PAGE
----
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Copyright and Fair Use

Citing Sources

The Credible Hulk Always Cites His SourcesWriters must be credited for their work and their writing.

Not to do so is to plagiarize.

Plagiarism is defined as intentionally or unintentionally using the ideas, language, or work of another without acknowledgement that such material is not one's own.

Whenever you quote, paraphrase, summarize, or otherwise refer to the work of another, you are required to cite its source. In research papers, any source information that you provide in an in-text citation must correspond to a source in your Works Cited page.

The databases often provide the citation information for the articles in all formats. Look for it!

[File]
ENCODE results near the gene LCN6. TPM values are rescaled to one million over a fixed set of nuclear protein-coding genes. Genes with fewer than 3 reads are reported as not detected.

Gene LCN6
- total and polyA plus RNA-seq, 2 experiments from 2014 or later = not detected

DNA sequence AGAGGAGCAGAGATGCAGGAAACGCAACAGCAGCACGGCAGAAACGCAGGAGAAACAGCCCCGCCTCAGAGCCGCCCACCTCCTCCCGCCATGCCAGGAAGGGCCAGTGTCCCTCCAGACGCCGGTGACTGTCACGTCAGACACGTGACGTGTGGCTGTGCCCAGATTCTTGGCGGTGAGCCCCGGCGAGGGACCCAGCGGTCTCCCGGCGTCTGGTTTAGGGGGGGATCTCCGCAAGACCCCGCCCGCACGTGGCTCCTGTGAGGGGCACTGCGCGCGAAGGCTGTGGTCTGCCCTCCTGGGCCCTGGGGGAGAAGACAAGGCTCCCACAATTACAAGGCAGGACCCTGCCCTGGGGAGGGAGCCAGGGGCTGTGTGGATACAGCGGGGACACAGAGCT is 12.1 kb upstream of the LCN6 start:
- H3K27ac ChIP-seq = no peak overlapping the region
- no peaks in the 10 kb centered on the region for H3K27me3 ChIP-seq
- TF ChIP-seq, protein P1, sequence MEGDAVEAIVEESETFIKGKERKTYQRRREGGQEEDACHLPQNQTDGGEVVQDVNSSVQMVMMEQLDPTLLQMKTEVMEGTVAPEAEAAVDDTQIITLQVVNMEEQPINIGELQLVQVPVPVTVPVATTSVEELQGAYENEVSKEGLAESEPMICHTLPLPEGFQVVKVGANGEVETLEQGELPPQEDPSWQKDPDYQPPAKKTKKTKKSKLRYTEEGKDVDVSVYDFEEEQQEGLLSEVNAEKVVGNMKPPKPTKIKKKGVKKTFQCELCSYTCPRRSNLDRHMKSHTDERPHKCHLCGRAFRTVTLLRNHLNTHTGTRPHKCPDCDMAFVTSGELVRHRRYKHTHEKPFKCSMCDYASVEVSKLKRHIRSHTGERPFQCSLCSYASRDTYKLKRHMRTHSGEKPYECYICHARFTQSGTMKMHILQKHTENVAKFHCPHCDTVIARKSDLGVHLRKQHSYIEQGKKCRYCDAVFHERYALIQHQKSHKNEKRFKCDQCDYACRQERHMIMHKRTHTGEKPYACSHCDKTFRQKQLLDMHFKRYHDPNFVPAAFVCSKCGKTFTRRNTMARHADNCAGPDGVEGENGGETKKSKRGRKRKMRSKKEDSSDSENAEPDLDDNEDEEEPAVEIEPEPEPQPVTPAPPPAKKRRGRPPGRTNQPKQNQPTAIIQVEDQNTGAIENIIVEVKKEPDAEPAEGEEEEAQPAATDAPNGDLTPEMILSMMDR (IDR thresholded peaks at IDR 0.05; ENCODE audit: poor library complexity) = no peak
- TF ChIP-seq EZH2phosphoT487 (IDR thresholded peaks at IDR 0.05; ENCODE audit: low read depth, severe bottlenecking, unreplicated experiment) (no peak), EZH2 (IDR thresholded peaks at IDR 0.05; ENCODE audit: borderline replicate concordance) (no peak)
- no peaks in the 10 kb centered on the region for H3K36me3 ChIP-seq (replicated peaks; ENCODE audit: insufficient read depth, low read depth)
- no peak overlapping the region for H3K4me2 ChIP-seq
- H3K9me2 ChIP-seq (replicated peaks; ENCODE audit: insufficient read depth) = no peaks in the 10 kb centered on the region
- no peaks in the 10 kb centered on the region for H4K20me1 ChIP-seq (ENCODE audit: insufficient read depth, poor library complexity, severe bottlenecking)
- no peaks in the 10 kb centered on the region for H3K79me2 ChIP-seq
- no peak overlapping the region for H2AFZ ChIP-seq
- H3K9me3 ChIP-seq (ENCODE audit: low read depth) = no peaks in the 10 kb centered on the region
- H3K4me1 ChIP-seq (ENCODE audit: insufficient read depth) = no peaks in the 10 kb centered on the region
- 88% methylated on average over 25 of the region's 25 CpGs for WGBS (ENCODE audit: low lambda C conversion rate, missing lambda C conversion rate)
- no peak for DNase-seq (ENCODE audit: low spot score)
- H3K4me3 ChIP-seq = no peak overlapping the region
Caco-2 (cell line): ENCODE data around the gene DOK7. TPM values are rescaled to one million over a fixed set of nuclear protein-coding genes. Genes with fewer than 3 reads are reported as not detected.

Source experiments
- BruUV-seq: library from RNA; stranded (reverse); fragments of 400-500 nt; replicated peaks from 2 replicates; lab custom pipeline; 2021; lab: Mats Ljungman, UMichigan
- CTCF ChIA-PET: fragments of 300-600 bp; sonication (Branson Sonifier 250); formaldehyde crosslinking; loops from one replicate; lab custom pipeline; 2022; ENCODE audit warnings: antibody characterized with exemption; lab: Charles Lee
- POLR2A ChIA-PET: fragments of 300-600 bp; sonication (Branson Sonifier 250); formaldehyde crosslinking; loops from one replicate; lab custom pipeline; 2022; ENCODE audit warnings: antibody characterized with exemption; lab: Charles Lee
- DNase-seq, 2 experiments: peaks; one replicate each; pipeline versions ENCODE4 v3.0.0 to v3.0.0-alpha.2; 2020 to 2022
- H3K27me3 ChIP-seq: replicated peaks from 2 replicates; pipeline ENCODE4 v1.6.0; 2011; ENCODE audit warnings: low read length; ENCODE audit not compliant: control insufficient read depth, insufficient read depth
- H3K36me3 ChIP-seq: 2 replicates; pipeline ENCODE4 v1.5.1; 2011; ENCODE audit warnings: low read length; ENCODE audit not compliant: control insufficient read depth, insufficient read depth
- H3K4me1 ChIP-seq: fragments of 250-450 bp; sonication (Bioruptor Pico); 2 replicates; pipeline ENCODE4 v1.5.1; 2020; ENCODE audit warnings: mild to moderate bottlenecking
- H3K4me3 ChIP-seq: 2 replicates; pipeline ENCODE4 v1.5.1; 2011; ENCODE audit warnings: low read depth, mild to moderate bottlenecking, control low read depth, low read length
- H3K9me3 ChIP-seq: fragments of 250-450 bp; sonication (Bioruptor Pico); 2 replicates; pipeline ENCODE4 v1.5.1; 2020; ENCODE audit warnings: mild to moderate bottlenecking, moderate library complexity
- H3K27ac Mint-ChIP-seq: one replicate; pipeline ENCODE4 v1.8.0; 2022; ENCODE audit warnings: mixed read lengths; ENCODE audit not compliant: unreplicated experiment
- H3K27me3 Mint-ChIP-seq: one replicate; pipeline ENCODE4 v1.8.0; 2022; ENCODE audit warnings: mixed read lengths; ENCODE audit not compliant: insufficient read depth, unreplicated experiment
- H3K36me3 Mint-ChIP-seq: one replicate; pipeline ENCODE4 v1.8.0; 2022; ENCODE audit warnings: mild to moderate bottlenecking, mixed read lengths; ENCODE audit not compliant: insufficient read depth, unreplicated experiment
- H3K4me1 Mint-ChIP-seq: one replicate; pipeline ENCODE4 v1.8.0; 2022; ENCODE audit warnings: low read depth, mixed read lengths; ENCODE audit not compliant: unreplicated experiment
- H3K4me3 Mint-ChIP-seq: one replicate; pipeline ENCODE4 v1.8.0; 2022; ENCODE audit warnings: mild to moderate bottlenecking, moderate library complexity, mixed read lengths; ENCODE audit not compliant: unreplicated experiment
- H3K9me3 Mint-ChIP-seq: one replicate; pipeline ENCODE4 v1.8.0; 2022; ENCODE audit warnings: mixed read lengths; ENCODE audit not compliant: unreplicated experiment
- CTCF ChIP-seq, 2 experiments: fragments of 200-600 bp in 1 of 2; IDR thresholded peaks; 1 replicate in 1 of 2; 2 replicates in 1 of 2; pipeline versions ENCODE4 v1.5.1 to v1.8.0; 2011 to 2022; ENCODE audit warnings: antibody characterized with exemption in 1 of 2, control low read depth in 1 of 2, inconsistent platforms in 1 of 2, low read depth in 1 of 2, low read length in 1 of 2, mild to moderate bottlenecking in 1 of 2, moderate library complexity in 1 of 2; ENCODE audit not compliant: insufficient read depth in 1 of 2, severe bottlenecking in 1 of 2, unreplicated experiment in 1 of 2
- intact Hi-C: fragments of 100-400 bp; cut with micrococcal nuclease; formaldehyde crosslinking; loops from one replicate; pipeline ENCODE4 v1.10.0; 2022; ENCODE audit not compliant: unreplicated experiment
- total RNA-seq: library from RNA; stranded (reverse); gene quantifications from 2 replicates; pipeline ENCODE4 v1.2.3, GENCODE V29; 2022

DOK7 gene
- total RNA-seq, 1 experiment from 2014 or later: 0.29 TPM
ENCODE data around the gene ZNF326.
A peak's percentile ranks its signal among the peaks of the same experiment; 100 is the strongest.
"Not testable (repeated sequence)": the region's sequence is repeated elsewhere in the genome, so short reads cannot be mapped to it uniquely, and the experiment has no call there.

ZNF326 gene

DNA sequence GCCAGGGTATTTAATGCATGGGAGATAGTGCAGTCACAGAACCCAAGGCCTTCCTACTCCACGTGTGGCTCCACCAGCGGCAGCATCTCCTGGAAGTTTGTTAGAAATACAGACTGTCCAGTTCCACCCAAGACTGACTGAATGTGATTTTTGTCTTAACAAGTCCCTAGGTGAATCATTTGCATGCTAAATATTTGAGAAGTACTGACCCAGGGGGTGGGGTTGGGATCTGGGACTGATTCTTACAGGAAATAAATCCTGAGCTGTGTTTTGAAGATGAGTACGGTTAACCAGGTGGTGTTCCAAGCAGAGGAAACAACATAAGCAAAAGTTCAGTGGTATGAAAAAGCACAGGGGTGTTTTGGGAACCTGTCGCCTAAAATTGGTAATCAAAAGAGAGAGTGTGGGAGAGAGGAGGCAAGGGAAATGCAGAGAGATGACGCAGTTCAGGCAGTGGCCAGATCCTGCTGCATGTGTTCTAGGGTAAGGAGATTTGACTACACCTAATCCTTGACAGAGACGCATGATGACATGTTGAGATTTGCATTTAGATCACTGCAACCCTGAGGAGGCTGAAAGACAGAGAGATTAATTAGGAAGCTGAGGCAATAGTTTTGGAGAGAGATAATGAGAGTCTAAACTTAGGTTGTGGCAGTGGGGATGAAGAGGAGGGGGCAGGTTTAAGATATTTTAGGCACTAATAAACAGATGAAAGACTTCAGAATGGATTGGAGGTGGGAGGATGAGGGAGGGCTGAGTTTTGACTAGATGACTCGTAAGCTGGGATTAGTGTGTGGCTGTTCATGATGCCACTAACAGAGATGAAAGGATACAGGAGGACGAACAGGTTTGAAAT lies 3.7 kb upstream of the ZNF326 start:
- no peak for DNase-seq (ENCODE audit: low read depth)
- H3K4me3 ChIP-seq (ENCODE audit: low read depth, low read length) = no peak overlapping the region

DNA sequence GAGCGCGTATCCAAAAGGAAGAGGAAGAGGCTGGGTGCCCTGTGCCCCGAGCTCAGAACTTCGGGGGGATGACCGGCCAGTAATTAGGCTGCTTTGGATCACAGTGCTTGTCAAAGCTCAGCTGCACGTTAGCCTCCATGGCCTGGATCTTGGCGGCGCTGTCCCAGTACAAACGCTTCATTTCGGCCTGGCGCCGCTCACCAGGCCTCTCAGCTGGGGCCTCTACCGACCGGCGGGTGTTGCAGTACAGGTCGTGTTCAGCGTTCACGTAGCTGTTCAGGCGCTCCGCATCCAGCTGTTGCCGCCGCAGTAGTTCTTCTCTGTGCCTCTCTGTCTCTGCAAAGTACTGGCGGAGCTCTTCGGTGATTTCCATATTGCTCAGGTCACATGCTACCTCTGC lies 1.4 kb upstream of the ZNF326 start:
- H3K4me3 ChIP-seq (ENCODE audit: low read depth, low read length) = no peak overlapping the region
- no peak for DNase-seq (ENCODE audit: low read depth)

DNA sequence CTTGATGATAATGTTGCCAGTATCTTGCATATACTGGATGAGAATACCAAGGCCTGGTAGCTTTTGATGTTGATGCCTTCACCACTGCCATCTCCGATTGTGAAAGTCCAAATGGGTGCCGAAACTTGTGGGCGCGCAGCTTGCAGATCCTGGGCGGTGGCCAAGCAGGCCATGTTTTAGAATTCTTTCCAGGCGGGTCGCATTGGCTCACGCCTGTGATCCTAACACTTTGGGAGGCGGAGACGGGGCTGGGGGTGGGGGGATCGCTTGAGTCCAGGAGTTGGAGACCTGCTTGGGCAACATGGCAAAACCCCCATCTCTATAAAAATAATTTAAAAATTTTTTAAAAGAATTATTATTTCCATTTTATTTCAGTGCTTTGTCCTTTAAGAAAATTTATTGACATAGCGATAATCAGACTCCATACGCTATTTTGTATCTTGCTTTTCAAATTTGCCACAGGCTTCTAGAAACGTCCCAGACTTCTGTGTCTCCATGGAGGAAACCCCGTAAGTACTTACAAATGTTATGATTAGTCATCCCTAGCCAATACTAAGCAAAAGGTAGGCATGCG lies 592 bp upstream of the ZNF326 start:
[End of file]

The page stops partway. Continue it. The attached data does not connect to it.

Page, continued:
Image from Reasonist Products

In addition, note that some research databases, such as ProQuest, and free online resources, such as Wikipedia, offer suggested citations in a variety of styles.

 you quote, paraphrase, summarize, or otherwise refer to the work of another, you are required to cite its source. There are several common systems in use. At Otis, the most common style is MLA (which is short for Modern Language Association), but you may come across others. There are style manuals for each style that you can use.

Citation Guide Using MLA Style

MLA CITATION GUIDE

Includes a section on how to cite different types of sources, including oral histories and YouTube comments.

Annotations: The Otis Way

EVALUATIVE ANNOTATIONS

Annotations done the Otis Way are a detailed explanation of your evaluation process. They may be required for some assignments.

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